A supply of water is introduced into sump portion 36 of pan 16 through a supply tube 40. The inlet end of supply tube 40 is connected to an elongated flexible tube 42. Flow restriction for metering the flow of water to the sump 36 is accomplished by using a flexible tube 42 of capillary dimensions, for example having an inside diameter of about 1/16 inch. If desired, water may be supplied to the device 10 using a suitable flow metering control making use of the restriction of tube 42. The capillary tube has advantages over a conventional metering flow restriction in that the capillary tube may be of larger size and less susceptible to clogging or blockage.
Motor 14 is preferably a small, high speed electric motor operating, for example, at about 3200 RPM. A motor shaft 44 extends both above and below the housing of the motor 14 through upper and lower bearings 46 and 48. Fan 18 includes a number of fan blades 50 arrayed around a fan hub 52 mounted on the upwardly extending end of motor drive shaft 44. Blades 50 draw air generally downwardly from above and around the device 10 and move a stream of air past the motor 14 and radially outward across the outer regions of the spin disk 12 and outwardly from the device 10 generally in the radial direction for a distance of several feet.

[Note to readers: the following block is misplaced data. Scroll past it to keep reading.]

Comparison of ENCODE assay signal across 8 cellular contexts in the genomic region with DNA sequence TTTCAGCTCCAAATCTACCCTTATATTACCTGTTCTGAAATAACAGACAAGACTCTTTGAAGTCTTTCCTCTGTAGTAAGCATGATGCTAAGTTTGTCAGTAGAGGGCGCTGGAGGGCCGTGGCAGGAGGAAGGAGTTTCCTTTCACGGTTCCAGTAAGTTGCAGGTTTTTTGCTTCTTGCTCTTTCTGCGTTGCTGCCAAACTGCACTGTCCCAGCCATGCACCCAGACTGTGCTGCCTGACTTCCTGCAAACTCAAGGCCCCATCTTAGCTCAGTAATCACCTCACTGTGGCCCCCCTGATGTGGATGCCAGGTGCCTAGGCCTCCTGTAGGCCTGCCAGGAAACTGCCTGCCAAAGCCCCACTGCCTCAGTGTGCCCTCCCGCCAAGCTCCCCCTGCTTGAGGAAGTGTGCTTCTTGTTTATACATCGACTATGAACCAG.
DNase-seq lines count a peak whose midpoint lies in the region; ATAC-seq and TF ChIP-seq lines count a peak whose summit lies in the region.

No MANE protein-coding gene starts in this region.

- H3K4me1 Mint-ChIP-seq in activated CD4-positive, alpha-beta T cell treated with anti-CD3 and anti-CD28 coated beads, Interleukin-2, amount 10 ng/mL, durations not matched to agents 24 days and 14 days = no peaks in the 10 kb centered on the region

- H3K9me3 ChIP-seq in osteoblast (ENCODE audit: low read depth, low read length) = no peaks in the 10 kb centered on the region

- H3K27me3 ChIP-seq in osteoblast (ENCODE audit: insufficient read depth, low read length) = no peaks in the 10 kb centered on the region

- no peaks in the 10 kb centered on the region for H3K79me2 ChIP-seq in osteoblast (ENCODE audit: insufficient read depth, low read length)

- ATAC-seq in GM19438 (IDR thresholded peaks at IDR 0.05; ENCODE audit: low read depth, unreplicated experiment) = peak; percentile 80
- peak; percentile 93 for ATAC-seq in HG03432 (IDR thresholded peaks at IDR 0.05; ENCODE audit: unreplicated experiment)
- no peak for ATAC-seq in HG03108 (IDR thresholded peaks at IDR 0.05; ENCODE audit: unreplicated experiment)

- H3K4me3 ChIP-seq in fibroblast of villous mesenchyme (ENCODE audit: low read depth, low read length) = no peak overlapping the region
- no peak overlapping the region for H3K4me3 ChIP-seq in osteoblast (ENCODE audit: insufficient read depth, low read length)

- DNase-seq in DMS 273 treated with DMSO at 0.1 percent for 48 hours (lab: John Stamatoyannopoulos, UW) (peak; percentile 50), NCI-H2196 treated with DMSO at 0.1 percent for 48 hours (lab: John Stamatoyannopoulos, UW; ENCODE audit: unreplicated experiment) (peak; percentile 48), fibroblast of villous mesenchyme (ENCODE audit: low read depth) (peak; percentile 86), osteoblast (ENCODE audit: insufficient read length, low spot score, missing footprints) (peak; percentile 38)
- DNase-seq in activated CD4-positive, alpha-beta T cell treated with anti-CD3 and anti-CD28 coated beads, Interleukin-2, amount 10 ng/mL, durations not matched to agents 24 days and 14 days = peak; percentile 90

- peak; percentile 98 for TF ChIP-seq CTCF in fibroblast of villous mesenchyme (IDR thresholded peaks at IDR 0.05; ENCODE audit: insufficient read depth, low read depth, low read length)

Spin disk 12 includes a central hub portion 54. A central, axial, upwardly extending hub socket 56 is received over the lower end of the motor drive shaft 44 and is fixed in place by a clamp 58. A cylindrical skirt wall 60 surrounds the hub 56 and protects the lower motor bearing 48 from water that might collect upon the disk 12 due to rainfall or the like.
The underside of hub portion 54 defines a generally cone-shaped tip 62 of disk 12 at the center of the disk. Tip 62 extends into sump portion 36 of pan 16 and is immersed in water delivered to the pan through tubes 40 and 42. A body portion 64 of disk 12 extends radially outwardly and upwardly from the tip 62. As seen in FIG. 1, the tip 62 and body portion 64 merge together in a curved, continuous shape symmetrical about the central axis of the disk 12.
The outer periphery of the disk 12 is provided with a continuous, generally circular, downwardly depending circumferential wall 66. The wall 66 is generally in the form of a circular cylinder oriented in the axial direction and symmetrical about the axis of rotation of the disk. Wall 66 includes a radially inner surface 68 and a radially outer surface 70.